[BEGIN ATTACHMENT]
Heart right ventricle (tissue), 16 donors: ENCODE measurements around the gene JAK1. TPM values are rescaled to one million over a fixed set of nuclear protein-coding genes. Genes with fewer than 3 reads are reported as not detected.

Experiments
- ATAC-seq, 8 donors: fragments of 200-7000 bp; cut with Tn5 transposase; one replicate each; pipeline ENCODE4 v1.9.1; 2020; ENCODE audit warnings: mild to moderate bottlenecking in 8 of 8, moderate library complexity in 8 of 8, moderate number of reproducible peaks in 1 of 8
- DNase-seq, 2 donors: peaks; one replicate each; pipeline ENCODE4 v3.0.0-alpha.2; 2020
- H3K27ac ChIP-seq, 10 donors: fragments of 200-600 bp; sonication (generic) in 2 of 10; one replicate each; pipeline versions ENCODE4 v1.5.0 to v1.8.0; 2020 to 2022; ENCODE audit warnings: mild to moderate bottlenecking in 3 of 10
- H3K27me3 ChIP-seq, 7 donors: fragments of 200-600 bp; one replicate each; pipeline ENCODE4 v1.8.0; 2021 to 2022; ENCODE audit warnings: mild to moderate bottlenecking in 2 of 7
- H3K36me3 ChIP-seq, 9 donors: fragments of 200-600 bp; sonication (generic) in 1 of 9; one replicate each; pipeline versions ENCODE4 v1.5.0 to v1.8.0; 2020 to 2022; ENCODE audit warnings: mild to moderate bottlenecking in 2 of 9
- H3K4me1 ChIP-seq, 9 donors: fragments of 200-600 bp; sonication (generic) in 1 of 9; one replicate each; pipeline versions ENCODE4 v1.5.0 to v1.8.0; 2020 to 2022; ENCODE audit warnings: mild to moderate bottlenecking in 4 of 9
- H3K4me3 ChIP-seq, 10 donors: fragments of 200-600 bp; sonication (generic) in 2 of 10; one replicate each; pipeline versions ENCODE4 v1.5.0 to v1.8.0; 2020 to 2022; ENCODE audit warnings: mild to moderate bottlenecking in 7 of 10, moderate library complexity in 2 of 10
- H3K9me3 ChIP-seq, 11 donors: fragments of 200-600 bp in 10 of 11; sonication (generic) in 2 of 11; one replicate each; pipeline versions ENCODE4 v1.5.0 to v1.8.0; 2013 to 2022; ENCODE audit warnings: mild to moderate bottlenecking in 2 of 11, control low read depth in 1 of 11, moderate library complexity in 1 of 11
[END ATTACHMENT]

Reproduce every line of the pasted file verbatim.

Heart right ventricle (tissue), 16 donors: ENCODE measurements around the gene JAK1. TPM values are rescaled to one million over a fixed set of nuclear protein-coding genes. Genes with fewer than 3 reads are reported as not detected.

Experiments
- ATAC-seq, 8 donors: fragments of 200-7000 bp; cut with Tn5 transposase; one replicate each; pipeline ENCODE4 v1.9.1; 2020; ENCODE audit warnings: mild to moderate bottlenecking in 8 of 8, moderate library complexity in 8 of 8, moderate number of reproducible peaks in 1 of 8
- DNase-seq, 2 donors: peaks; one replicate each; pipeline ENCODE4 v3.0.0-alpha.2; 2020
- H3K27ac ChIP-seq, 10 donors: fragments of 200-600 bp; sonication (generic) in 2 of 10; one replicate each; pipeline versions ENCODE4 v1.5.0 to v1.8.0; 2020 to 2022; ENCODE audit warnings: mild to moderate bottlenecking in 3 of 10
- H3K27me3 ChIP-seq, 7 donors: fragments of 200-600 bp; one replicate each; pipeline ENCODE4 v1.8.0; 2021 to 2022; ENCODE audit warnings: mild to moderate bottlenecking in 2 of 7
- H3K36me3 ChIP-seq, 9 donors: fragments of 200-600 bp; sonication (generic) in 1 of 9; one replicate each; pipeline versions ENCODE4 v1.5.0 to v1.8.0; 2020 to 2022; ENCODE audit warnings: mild to moderate bottlenecking in 2 of 9
- H3K4me1 ChIP-seq, 9 donors: fragments of 200-600 bp; sonication (generic) in 1 of 9; one replicate each; pipeline versions ENCODE4 v1.5.0 to v1.8.0; 2020 to 2022; ENCODE audit warnings: mild to moderate bottlenecking in 4 of 9
- H3K4me3 ChIP-seq, 10 donors: fragments of 200-600 bp; sonication (generic) in 2 of 10; one replicate each; pipeline versions ENCODE4 v1.5.0 to v1.8.0; 2020 to 2022; ENCODE audit warnings: mild to moderate bottlenecking in 7 of 10, moderate library complexity in 2 of 10
- H3K9me3 ChIP-seq, 11 donors: fragments of 200-600 bp in 10 of 11; sonication (generic) in 2 of 11; one replicate each; pipeline versions ENCODE4 v1.5.0 to v1.8.0; 2013 to 2022; ENCODE audit warnings: mild to moderate bottlenecking in 2 of 11, control low read depth in 1 of 11, moderate library complexity in 1 of 11